If we each were allowed to reclaim our own small piece of Eden, I would choose this spot - here, where the plank bridge rises above the creek and lifts slightly to end at the firmer ground ahead up the hill.


For a small arboretum, the landscape embraces everything from cultivated gardens to wild orchards to meadows and bogs. The path - which starts out grassy and becomes dirt and gravel - winds downward from the apple orchard under an ever more enclosing canopy of trees and levels out before crossing the creek and starting upward again.

You come across the creek bridge unexpectedly. The winding path takes a sharp turn to the left, you round it, and . . . the sight never fails to lift my heart.

It's a simple bridge. A walkway really, wide enough for two people to amble abreast comfortably. Weathered, narrow wooden planks, close together, solid to the tread. There's a wooden handrail about 3 1/2 feet high, and paralleling that, about a foot lower, is a narrow, round metal rail that is the actual support for the structure. The metal is an inconspicuous graying brown, mimicking the color of the wood.

The bridge zigzags through the close-standing trees and shrubs for about fifty feet; it's apparent that the architect/engineer wanted to disturb as little of the natural landscape as possible. If built with an eye to economy instead of ecology, the bridge would be barely ten feet long in a straight shot across the creek.

Standing at one end of the bridge, you can't see the to other end because it's hidden behind stands of trees. As you start to walk, you notice that the zigzag pattern is also made up of gentle curves within each zig, each zag; they are little bumps away from the swamp maples and oaks that brush up to it on either side. Each bend in the bridges path across the creek holds trees too precious to sacrifice. Here it's a magnificent old oak. There it's a maple whose main trunk has split to give birth to five copies of itself, each individual trunk having grown to its own great height. Over there is a tree that has split into three parts, still young, allowed to grow.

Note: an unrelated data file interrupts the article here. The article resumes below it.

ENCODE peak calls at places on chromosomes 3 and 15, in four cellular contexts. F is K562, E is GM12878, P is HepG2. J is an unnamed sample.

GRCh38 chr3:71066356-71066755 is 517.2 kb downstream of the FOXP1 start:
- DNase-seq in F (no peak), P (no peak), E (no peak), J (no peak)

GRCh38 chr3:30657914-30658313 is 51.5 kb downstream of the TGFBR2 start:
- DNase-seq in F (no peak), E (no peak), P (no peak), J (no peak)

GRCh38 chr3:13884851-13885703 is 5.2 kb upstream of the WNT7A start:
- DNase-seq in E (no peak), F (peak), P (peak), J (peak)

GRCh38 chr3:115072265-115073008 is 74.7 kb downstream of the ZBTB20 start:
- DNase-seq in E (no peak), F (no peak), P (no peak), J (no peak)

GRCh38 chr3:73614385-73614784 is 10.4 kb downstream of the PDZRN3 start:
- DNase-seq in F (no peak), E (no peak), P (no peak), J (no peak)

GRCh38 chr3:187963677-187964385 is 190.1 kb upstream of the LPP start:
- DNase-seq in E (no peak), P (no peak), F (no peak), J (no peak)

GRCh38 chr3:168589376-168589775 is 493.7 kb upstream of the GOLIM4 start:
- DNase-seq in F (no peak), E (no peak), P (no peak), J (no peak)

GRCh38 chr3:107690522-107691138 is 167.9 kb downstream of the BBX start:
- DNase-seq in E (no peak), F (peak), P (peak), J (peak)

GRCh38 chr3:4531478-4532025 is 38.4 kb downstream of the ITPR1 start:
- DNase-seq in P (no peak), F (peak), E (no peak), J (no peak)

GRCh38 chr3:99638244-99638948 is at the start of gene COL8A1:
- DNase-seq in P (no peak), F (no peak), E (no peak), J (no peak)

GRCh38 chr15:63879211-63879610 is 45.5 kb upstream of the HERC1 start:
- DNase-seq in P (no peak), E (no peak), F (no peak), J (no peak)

The walkway is only two feet above the ground, and if you look over the side as you go, you get the impression of walking on the tops of the long, spiky-leafed ferns that are packed in around the trees.

It's green. It's so very green. Even the rocks - the ever-present remnants of New England's glacial past - even they are moss-covered or tinted with a light green patina that runs like veins across the gray surfaces. Soft green of the moss, dark green of the oak leaves, vibrant, bright green of the ferns, muted, gentle green of the maples. Across the greenscrape are spots of deep red berries, as if an artist had impatiently shaken out his brush against the foliage. Holly bushes, I think. Maybe young hawthorns.

The air is rich with oxygen. Musky with the scent of the loam and the earth and the bark. Birds call out, hidden in the branches. Cicadas buzz loudly, incessantly. They almost mask the noise of the occasional passenger plane on its descent into Logan. It's hard to believe that you're only thirty miles outside of Boston when you stand here, surrounded by the woods.

The creek itself - the reason for the bridge - is a small thing found at mid-point of the walkway. Lined with stones, carved into its own sinuously curving gully, it usually runs at a trickle. This has been a rainy summer, though, and the creek is full and active. It bubbles over the mid-sized rocks and collides off the larger ones, splashing and murmuring softly. There are small pools that have been trapped off to the sides, and they reflect back the trees and ferns rising above them.

The bridge ends on a gentle rising slope and gives you back to a dirt path that winds upward toward the pines. It's a lovely walk, to be sure. Still, I always find myself turning and gazing backwards for one last glimpse of the bridge that crosses through my little part of Eden.

Written 08/10/03

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